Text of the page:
- About Us
City of Kirkland approves Potala Village shoreline permit for 143 units | Letter
The City of Kirkland Planning director recently approved the Potala Village shoreline permit for 143 units and fewer parking spaces. So this is the shoreline permit and not the building permit.
The Planning director did a good job making sure the developer knows he must still meet all zoning code requirements, etc. But there is much that is concerning about what could still happen since 143 units were approved AND EVEN MORE CONCERNING is less parking will be required!
The Planning director did a very good job with a couple things. First he made sure to let the developer know that this is only a decision on the shoreline permit, which is an “overlay” on top of all zoning and other Kirkland policies that will still have to be met when a building permit is submitted.
Also, at first glance it appears that the concern about contaminated soils may be pretty well addressed as the remediation and oversight seems mandatory. The concern here is that the city picks out who does the oversight and the neighbors have previously been concerned because those chosen for oversight of things were part of an “inner-circle” and the oversight seemed more like a rubber stamp. Let’s hope this time we have someone quite objective!
BUT FEWER PARKING STALLS? And NO requirement that stalls cannot be rented to unit occupants as a separate charge? This is always a benefit to a developer since providing parking is expensive. With tiny “budget” apartments, many are likely to forgo paying for parking and we will end up with 143 or 286 additional cars parked on Lake Washington Boulevard!
No other unit in the area is allowed to have as few parking spaces per unit as Potala. It gets a HUGE break in parking and these cars will most likely consume all the street parking. PARKING was a major part of public comment on the shoreline permit.
Potala cars will make it nearly impossible for current residents to have guests stop by and use street parking, which means there will be much fewer visitors to Kirkland who currently park near the site and walk (or jog) the boulevard and then enjoy a latte, or our shops or restaurants. VISITORS will have nowhere to park so will likely go to some other city.
As far as the INCOMPLETE application, there are sentences that were incomplete, signatures on the “hold harmless agreement” missing and it seems the Planning director may have mis-read the state requirement for information that the state requires “at a MINIMUM.”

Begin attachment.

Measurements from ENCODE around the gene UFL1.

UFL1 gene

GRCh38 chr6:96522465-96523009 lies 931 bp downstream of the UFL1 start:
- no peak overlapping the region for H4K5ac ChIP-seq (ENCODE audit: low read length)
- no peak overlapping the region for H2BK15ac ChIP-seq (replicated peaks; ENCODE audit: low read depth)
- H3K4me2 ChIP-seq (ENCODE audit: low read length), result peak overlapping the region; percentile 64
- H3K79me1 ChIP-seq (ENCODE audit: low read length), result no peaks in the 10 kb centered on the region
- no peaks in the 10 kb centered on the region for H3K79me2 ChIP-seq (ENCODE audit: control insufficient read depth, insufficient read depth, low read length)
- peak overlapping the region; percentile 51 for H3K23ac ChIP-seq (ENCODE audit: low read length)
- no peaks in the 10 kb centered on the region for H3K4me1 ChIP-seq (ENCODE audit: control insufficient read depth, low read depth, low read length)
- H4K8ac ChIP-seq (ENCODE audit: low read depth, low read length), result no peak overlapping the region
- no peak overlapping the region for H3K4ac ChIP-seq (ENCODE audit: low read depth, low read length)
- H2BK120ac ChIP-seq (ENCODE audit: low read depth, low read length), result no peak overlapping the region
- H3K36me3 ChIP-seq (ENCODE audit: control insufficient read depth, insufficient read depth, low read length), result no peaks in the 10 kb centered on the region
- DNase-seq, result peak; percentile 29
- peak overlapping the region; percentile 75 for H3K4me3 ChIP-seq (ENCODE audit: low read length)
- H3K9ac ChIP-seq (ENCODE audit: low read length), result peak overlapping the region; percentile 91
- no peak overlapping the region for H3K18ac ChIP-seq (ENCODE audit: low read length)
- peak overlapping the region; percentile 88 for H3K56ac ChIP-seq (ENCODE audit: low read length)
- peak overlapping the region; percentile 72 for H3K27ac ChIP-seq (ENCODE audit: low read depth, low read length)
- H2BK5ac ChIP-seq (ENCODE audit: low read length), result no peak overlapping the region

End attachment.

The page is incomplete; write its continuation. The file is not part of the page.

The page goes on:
WAC 173-27-180 states that at a MINIMUM the application must include “(1) The name, address and phone number of the applicant. The applicant should be the owner of the property or the primary proponent of the project and not the representative of the owner or primary proponent.”
In addition, the codes states, “(3) The name, address and phone number of the property owner, if other than the applicant.”
There were many other omissions in the submitted application, but these are pretty obvious in their absence.
There is also the question of the shoreline designation that was changed from urban residential to urban mixed when the city only noticed that they were talking about changes to “docks, piers, vegetation and protection for endangered salmonoids and bull trout.”
Since the city didn’t provide the GMA-required “meaningful notice” and since this was done as a change to only the developers parcels.... SPOT ZONE without notice?
We need more time to review and for the attorney to review to understand everything about where this approval leaves us, but clearly we are unhappy with an approval for 143 units and the shoreline changes that were made covertly.
Parking decisions are clearly going to be harmful and we would have loved to see more detailed “conditions for approval” based on the Environmental Impact Statement at this point rather than waiting to impose them later. We fear we will otherwise hear again the swan song of the developer “no one ever told me I couldn’t.”
The neighbors and numerous citizens from all over the city have come together opposing things like the failure of the staff to implement the approved Comprehensive Plan with its implementation conditions for the zoning to reflect lower intensity in Neighborhood Business zones (all of them), and the misinterpretations given to some of the rules passed by the state and the city, etc. We have enjoyed getting to know each other at City Hall and may soon be working on items for the Shorelines Hearings Board.
Keep checking in. We will let you know more once we have reviewed farther. You may sign up for email alerts at www.stoppotala.com.
Please no checks to attorneys right now, our coffers are full (thanks to numerous neighbors and non- neighbor Kirklanders. We don’t want a big task of refunding extra cash). We will keep you advised once we have reviewed things more.
Karen Levenson, Kirkland